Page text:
The systems I use on a daily basis are fairly unusual.
My platform at work is unusual insofar as it isn't Windows, Mac or Linux: it's Solaris. It's not that unusual in the commercial world (thank goodness we've retired almost all our Solaris/x86 boxes - now that is unusual), but no one casually using their Gatesware PC at home will have heard of it. This means, apparently, that it doesn't matter if the respective owners of Flashplayer and RealPlayer don't release up-to-date versions for it (and you can forget any player capable of playing either Shockwave or Microsoft's proprietory multimedia streams). However, because it isn't that unusual, you can at least get a moderately recent version of Netscape, Java 1.4 (which was after all invented by Sun), Acrobat Reader, etc.
The system I use at home is unusual because it's a version of Red Hat Linux which was in vogue about five years ago when I first installed it. It's not going to get upgraded because it runs (relatively) fine as it is and it hasn't got the disk space or cpu/memory to run Red Hat's latest bloatware - and besides, I thought I'd bought myself a new(er) laptop to upgrade into until it got appropriated by my other half <g> [no distribution wars please - yes I'll probably have a Debian machine of some sort eventually, but now is not the time]. The main problem with it is glibc-2.0.7 which no one uses any more, so pre-compiled binaries never work.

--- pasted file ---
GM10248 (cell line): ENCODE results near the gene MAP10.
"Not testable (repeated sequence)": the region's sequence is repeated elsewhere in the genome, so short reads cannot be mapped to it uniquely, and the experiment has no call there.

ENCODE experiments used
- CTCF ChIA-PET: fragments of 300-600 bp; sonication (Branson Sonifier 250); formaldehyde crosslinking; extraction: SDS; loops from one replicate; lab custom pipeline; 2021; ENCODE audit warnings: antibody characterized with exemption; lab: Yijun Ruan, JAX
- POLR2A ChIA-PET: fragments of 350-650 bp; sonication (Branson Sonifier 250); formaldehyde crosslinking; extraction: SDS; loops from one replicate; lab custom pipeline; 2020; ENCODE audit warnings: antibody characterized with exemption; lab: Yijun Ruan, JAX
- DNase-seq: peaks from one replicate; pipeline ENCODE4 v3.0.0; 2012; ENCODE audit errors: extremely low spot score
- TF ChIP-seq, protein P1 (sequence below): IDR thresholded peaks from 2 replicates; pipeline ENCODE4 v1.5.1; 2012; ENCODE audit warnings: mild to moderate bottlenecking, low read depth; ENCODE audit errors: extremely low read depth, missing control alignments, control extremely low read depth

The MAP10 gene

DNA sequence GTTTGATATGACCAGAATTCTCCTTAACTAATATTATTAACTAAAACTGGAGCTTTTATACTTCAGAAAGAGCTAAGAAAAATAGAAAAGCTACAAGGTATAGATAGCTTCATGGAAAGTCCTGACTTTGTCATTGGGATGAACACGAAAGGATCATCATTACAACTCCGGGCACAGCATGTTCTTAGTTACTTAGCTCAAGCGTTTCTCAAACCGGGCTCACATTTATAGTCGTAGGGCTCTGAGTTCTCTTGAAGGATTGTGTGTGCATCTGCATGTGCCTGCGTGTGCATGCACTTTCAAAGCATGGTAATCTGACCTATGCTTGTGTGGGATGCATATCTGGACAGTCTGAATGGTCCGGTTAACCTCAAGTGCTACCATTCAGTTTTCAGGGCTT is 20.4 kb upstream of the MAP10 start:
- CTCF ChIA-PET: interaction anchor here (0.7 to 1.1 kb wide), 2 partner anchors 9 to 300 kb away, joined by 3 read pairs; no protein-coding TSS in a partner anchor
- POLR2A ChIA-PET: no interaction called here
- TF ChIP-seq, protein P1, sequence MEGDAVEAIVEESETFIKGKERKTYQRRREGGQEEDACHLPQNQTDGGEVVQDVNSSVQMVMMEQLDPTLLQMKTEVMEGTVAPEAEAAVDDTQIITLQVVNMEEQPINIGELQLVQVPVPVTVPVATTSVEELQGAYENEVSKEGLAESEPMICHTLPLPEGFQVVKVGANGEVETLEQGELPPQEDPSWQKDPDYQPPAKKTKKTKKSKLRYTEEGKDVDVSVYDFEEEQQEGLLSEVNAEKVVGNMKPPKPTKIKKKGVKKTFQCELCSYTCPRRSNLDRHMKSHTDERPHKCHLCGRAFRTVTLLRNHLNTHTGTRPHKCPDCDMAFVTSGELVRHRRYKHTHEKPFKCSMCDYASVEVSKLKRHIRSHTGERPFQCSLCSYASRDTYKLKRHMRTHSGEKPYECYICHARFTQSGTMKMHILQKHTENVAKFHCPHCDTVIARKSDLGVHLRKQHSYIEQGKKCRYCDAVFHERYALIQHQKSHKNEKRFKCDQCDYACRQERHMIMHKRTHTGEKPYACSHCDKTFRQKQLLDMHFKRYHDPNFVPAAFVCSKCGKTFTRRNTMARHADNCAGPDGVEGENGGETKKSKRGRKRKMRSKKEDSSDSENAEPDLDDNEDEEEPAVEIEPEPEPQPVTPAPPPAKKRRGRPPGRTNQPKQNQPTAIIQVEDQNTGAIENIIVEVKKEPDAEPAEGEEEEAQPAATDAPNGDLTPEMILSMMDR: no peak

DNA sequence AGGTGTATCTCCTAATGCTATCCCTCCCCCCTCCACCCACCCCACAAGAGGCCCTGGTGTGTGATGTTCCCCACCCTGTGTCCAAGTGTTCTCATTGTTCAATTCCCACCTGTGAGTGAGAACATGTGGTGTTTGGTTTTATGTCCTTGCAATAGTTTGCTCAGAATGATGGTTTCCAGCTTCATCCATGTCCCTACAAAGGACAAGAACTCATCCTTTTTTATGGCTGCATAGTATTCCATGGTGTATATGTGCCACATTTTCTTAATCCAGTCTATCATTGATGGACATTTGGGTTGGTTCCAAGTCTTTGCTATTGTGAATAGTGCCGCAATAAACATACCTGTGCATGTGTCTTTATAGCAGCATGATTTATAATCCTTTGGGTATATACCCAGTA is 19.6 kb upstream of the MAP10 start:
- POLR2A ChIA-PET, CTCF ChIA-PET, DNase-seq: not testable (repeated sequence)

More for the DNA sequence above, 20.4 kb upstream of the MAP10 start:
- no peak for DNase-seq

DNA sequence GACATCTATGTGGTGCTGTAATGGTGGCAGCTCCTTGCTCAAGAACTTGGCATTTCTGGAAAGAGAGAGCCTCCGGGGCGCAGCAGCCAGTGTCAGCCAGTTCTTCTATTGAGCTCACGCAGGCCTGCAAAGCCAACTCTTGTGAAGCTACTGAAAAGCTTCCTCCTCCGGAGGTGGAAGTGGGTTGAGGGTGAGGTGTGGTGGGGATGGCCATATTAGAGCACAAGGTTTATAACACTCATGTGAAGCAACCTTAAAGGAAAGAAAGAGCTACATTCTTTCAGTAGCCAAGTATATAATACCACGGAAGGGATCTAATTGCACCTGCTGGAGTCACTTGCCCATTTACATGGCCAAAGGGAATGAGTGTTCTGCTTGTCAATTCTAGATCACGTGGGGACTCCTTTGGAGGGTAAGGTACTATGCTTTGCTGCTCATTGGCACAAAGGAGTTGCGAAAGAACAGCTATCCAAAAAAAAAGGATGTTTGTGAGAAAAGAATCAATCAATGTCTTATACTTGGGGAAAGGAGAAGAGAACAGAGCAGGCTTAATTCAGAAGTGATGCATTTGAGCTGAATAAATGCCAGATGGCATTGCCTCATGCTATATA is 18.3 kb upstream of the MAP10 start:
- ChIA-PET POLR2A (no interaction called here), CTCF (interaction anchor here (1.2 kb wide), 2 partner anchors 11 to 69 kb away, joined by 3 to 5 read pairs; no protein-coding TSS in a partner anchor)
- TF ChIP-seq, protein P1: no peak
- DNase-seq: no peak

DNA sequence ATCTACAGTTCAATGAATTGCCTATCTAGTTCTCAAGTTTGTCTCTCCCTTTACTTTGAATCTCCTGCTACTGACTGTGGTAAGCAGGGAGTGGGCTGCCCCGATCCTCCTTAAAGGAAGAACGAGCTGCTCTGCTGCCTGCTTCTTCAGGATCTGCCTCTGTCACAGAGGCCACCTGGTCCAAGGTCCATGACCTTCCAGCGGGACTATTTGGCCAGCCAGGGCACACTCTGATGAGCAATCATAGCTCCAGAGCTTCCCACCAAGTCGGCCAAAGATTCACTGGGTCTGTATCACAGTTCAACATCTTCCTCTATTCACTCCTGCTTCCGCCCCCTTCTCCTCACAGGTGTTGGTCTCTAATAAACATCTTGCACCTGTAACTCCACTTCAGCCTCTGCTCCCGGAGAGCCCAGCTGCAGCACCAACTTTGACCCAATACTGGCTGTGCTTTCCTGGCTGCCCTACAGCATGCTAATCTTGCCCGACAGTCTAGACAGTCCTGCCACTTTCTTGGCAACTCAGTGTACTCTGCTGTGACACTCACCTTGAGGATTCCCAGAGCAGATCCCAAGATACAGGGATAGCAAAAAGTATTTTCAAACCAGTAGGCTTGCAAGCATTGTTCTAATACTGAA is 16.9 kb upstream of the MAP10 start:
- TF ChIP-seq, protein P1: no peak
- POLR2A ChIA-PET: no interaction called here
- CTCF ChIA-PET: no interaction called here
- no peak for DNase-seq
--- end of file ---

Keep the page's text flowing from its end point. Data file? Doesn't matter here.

So: no version of Netscape later than 4.74 will work; yes RealPlayer 7 will work, but 8 won't; Flash 5 will work (with Netscape 4) but 6 won't, and the latest version of Java which still works is 1.1.x (certainly for x=6, not sure about others). Acrobat 5 does work, for some reason.
This is one reason why I like plain HTML web pages without stupid gimmicks on them.
But wait: Mozilla 1.3 does work! Why? Because it's open source, and relatively straightforward to compile (given 8 hours or so and an NFS server to plonk the huge build directory on), though it does need a small hack for glibc-2.0. Of course, it now won't co-operate with the Flash or PDF plugins, and it requires Java >=1.3 because it doesn't have its own Java VM, so that's out too. See - open source good, closed source bad.
Must get around to compiling Mozilla 1.4 (or 1.5 if it's out by the time I get around to it).